Anonymous Essay Details Shocking Abuses By Doctors In The Operating Room

An anonymous essay published in a medical journal has revealed just how unprofessional and intrusive some doctors act while patients are under anesthesia.

The anonymous essay detailed horrific incidences that happened in the operating room on separate occasions, stirring a hot debate on what amounts to inappropriate behavior and whether such behavior needs to be reported to safeguard the medical profession.

The anonymous essay is entitled “Our Family Secret.” It details two separate incidences where doctors operated on patients under despicable undertones of sexual assault, misogyny and racism. The authors published the article as anonymous to safeguard the identities of parties, specifically the victims.

The events occurred when the doctor author was teaching a medical course to senior med students. He asked the class “Do any of you have someone to forgive from your clinical experiences? Did anything ever happen that you need to forgive or perhaps still can’t forgive?”

That was when one of the students responded by recounting an incident he witnessed while a patient was being treated under general anesthesia for a condition referred to as vaginal hysterectomy.

The student said that while the surgeon operating was prepping the patient’s vaginal area, he turned to the student and quipped, ‘I bet she’s enjoying this,’ while laughing and winking.

The med student called the doctor a “dirtball” and was still clearly affected by the incident he said he should have stood up against but only laughed because he did not know what to do.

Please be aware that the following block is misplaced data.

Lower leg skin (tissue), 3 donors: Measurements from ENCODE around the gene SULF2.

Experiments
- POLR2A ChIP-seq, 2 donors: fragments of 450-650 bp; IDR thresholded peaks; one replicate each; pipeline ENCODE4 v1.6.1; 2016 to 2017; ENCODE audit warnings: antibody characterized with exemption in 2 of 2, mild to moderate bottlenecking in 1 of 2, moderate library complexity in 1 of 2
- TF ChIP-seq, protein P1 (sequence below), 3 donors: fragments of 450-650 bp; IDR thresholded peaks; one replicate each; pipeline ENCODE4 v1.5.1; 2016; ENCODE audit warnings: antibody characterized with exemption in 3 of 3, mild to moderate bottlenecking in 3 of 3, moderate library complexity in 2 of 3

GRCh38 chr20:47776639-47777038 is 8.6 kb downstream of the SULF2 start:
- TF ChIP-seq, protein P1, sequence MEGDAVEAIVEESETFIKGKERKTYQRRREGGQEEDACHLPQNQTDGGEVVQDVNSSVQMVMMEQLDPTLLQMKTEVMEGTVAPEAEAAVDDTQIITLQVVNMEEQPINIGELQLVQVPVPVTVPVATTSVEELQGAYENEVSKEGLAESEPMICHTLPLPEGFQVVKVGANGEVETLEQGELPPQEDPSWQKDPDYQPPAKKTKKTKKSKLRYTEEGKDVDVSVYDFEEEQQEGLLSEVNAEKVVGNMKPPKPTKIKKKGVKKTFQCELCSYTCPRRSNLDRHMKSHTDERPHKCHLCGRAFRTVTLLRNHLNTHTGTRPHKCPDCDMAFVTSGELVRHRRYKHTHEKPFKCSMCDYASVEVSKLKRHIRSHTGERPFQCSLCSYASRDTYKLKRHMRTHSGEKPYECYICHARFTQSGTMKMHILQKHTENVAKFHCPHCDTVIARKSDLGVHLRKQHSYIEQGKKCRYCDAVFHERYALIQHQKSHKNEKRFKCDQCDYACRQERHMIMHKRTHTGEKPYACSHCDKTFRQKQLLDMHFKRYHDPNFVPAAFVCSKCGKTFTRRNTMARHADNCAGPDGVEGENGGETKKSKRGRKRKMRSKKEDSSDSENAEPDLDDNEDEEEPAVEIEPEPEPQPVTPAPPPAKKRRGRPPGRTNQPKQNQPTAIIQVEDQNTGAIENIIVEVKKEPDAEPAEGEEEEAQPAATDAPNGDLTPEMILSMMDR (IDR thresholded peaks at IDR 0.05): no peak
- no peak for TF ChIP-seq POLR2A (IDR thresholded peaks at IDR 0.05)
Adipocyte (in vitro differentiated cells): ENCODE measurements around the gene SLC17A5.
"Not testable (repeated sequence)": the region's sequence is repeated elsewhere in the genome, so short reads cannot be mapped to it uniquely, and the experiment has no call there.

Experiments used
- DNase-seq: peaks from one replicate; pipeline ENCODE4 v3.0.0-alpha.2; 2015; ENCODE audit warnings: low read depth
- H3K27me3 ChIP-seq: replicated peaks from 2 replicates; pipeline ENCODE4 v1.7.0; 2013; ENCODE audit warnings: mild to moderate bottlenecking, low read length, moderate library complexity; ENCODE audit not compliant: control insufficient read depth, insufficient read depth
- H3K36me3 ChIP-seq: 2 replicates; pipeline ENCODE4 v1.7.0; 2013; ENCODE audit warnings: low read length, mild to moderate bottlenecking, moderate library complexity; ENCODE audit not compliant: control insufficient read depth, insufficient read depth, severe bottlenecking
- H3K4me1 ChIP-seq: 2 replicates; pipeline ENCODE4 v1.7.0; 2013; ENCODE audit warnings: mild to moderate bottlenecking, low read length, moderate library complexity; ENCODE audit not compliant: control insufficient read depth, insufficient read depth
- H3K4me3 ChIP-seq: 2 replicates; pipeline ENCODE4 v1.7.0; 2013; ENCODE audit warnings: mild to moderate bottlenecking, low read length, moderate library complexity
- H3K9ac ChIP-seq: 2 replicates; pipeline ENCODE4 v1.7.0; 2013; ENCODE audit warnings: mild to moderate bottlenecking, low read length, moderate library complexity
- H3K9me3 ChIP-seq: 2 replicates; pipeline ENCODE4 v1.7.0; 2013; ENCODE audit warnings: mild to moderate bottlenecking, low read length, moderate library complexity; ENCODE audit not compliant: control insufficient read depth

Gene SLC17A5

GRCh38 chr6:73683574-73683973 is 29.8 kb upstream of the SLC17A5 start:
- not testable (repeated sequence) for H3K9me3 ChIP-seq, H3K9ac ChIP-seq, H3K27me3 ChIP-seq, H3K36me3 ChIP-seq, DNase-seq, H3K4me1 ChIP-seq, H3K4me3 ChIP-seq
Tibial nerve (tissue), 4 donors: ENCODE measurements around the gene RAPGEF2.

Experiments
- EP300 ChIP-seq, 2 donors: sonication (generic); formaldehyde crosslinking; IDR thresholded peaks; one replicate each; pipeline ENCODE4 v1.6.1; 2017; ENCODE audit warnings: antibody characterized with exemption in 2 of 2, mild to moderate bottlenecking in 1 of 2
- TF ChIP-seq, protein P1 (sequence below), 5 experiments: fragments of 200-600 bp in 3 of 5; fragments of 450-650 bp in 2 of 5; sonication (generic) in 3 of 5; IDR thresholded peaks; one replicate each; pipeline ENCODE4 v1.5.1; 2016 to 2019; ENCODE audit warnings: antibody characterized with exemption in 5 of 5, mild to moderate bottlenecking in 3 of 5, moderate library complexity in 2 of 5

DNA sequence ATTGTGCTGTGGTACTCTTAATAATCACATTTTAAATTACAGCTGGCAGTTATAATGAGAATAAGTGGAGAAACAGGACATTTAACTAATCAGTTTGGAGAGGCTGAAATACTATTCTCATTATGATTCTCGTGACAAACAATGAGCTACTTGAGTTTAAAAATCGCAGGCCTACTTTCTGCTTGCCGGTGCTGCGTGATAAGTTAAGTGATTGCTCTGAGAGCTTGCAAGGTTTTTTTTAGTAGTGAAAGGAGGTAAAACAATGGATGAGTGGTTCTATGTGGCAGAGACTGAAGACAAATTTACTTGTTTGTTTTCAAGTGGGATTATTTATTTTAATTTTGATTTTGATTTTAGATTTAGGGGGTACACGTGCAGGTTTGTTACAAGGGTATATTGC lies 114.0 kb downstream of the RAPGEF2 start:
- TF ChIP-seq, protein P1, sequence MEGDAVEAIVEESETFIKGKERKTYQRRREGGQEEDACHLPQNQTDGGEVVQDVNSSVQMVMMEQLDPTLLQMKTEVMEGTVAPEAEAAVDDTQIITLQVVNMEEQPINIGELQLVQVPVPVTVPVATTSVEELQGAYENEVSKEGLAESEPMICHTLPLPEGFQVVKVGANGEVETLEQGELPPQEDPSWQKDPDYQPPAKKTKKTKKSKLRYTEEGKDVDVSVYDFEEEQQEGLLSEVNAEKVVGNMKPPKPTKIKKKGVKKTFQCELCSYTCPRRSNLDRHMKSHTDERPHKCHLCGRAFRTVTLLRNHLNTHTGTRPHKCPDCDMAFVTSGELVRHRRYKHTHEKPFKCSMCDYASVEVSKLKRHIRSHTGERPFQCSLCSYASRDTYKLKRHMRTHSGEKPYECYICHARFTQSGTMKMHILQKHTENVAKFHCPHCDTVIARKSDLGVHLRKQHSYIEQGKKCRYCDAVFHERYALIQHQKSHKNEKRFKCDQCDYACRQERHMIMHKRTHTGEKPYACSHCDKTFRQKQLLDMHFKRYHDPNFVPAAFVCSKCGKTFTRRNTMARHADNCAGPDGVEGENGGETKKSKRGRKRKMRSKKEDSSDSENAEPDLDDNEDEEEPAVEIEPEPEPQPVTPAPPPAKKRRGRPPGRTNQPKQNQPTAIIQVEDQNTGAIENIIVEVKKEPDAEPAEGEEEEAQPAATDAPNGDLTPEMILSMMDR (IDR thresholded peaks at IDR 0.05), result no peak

The other documented incident was told by the lecturing doctor to the class about an indecent event he witnessed when he was a medical student.

During the delivery of a baby, the doctor narrated, something went wrong and the operating surgeon had to put the patient under anesthesia. To stop the patient from excessive bleeding, the resident doctor performed an internal bimanual uterine massage that involved pressing his fist on the patient’s uterus.

The bleeding did stop. But as it subsided, the doctor said something to the tune of, “Atta girl. That’s what I like. A nice, tight uterus.”

The essay then narrates how the doctor pulled out his hands, waved them in the air and started singing, “La Cucaracha.”

In the accompanying editorial, editor in chief Dr. Christie Laine said she decided to publish it to raise debate about the habits of doctors acting unprofessionally in the work place.

Laine said, “It’s important to acknowledge that these kinds of things happen, even if they happen rarely, because that’s too often. And we should always be prepared so that the next time we find ourselves in these situations, we can hopefully be more like the anesthesiologist in the story and cut the behavior immediately.”

While the practice of medicine is known to herald the highest standards of discretion and professionalism, some doctors have been known to act in the exact opposite manner.

Through daring to speak publicly and openly about the topic, Dr. Laine intends on ensuring incidents such as these become extinct.